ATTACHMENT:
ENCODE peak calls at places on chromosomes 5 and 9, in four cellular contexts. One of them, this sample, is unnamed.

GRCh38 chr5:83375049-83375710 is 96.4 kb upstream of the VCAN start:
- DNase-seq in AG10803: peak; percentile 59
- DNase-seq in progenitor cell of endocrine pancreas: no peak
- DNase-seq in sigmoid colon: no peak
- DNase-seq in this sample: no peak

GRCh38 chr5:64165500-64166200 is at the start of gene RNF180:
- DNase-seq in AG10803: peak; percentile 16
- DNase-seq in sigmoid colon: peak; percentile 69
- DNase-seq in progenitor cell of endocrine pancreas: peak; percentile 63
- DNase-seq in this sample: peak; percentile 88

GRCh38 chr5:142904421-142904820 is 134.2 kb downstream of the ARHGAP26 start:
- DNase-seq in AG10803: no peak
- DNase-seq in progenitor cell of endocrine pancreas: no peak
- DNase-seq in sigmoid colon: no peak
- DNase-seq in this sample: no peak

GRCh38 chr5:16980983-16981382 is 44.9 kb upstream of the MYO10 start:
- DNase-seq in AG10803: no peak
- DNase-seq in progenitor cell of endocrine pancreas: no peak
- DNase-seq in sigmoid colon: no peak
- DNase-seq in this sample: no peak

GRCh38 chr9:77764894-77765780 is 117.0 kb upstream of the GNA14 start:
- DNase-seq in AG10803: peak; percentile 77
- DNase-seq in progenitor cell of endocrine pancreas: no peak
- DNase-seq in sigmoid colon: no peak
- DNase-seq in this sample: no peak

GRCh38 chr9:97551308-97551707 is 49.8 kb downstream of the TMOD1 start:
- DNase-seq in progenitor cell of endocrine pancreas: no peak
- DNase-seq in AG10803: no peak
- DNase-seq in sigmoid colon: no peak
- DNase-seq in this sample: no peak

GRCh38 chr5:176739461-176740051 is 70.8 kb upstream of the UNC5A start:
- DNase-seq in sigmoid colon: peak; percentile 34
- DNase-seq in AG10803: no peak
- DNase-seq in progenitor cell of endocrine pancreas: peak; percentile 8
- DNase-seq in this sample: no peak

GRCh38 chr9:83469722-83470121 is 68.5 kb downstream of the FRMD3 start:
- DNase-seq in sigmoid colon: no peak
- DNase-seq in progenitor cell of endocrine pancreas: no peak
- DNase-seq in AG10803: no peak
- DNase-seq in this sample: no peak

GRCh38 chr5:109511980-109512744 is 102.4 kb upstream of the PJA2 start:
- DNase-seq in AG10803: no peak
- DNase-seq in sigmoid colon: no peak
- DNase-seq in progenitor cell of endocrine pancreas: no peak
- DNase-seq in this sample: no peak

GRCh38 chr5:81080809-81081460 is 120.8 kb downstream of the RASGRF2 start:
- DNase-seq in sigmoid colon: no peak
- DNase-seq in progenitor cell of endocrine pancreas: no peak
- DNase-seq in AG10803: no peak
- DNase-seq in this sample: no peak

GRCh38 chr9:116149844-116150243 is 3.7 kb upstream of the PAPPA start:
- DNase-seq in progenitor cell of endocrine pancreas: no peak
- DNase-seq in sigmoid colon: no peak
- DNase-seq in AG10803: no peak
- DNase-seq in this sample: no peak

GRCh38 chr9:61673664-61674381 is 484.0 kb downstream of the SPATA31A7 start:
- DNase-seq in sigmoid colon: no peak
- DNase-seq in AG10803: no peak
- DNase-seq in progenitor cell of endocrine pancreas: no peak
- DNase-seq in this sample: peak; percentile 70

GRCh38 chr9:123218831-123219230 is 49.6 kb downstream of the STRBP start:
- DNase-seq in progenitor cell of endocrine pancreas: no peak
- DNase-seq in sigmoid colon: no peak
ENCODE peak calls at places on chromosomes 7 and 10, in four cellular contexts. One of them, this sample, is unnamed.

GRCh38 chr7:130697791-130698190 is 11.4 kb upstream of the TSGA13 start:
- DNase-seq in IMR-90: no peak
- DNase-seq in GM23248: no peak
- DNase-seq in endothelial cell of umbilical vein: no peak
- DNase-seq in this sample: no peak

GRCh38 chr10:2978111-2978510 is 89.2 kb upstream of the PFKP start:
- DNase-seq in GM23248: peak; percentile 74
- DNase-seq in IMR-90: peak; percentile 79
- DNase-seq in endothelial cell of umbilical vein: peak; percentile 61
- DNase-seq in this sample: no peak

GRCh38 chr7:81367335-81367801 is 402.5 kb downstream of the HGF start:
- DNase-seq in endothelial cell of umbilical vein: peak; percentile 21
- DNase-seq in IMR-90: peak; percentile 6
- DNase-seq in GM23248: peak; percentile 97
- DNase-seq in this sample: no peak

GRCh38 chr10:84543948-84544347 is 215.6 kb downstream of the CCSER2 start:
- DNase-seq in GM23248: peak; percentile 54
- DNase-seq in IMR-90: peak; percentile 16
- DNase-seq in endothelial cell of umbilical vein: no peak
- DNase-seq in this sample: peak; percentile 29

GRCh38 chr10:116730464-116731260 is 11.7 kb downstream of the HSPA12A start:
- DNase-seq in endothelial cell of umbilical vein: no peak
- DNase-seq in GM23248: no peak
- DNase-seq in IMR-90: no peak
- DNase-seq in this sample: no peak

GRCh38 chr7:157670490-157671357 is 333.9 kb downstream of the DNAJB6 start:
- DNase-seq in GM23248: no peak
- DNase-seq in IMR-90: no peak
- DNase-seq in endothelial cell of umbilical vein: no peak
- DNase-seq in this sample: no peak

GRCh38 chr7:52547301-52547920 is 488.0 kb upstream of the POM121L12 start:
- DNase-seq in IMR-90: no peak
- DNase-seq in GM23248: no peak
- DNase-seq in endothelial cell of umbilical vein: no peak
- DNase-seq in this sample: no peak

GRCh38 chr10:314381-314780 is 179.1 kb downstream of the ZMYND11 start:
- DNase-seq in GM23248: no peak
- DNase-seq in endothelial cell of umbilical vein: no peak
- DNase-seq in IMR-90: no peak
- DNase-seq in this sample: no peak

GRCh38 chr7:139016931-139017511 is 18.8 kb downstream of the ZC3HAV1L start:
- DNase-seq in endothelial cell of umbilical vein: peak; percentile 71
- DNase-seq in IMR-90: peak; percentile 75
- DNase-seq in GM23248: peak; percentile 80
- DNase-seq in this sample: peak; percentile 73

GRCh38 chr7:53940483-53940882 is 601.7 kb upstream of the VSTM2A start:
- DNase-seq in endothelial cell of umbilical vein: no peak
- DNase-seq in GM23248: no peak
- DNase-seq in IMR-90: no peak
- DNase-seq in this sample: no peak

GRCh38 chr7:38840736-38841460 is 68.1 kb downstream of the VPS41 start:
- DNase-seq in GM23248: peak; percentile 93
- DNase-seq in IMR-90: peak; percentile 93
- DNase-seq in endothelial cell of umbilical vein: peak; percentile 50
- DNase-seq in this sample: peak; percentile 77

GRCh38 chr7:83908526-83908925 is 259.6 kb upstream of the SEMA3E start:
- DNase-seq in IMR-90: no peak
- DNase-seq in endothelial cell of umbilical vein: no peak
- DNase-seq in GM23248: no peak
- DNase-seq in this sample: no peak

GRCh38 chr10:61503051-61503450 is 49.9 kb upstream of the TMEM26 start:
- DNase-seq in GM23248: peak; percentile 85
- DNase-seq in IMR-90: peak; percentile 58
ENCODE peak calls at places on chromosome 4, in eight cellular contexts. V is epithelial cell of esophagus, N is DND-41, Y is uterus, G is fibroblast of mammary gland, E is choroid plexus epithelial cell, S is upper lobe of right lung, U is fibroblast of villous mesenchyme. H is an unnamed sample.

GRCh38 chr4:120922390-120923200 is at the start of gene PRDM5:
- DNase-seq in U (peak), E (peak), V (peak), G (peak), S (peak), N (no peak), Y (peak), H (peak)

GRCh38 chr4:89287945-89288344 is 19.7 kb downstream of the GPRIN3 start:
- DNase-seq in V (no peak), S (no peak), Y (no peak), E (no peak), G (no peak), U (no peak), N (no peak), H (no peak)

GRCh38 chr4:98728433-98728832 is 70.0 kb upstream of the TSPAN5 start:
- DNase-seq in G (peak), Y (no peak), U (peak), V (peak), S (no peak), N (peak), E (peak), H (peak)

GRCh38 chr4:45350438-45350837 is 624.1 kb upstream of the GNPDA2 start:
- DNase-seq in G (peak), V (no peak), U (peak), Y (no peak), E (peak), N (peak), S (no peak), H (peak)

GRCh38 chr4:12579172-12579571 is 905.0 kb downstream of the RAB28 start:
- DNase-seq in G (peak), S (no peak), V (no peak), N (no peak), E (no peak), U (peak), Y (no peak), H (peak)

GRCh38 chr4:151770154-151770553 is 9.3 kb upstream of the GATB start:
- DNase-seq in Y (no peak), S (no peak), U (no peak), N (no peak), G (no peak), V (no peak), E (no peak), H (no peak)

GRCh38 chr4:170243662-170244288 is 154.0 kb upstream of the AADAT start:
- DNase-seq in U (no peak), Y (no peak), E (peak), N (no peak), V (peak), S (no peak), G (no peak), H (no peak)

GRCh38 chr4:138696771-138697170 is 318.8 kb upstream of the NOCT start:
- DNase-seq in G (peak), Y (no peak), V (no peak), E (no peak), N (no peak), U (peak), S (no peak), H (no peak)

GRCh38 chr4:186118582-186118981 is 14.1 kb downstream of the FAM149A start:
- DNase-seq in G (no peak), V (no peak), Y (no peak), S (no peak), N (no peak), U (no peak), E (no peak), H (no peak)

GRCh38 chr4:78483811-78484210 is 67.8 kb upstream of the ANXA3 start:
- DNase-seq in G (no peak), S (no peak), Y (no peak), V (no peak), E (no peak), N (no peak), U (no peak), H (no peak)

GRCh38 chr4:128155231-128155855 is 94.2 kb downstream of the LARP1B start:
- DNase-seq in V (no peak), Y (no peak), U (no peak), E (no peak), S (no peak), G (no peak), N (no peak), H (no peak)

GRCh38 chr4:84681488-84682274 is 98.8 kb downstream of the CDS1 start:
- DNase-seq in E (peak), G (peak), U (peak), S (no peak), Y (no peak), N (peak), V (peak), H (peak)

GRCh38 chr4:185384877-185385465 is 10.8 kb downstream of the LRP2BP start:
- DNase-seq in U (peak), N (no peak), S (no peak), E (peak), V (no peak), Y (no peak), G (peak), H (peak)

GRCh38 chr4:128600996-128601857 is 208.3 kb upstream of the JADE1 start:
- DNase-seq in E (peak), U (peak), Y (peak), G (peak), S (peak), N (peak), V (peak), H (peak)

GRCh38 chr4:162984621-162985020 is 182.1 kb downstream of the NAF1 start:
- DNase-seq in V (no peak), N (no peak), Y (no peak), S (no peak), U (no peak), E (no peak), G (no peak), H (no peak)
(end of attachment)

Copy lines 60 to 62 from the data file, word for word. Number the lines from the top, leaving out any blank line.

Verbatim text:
- DNase-seq in progenitor cell of endocrine pancreas: no peak
- DNase-seq in this sample: peak; percentile 70

GRCh38 chr9:123218831-123219230 is 49.6 kb downstream of the STRBP start: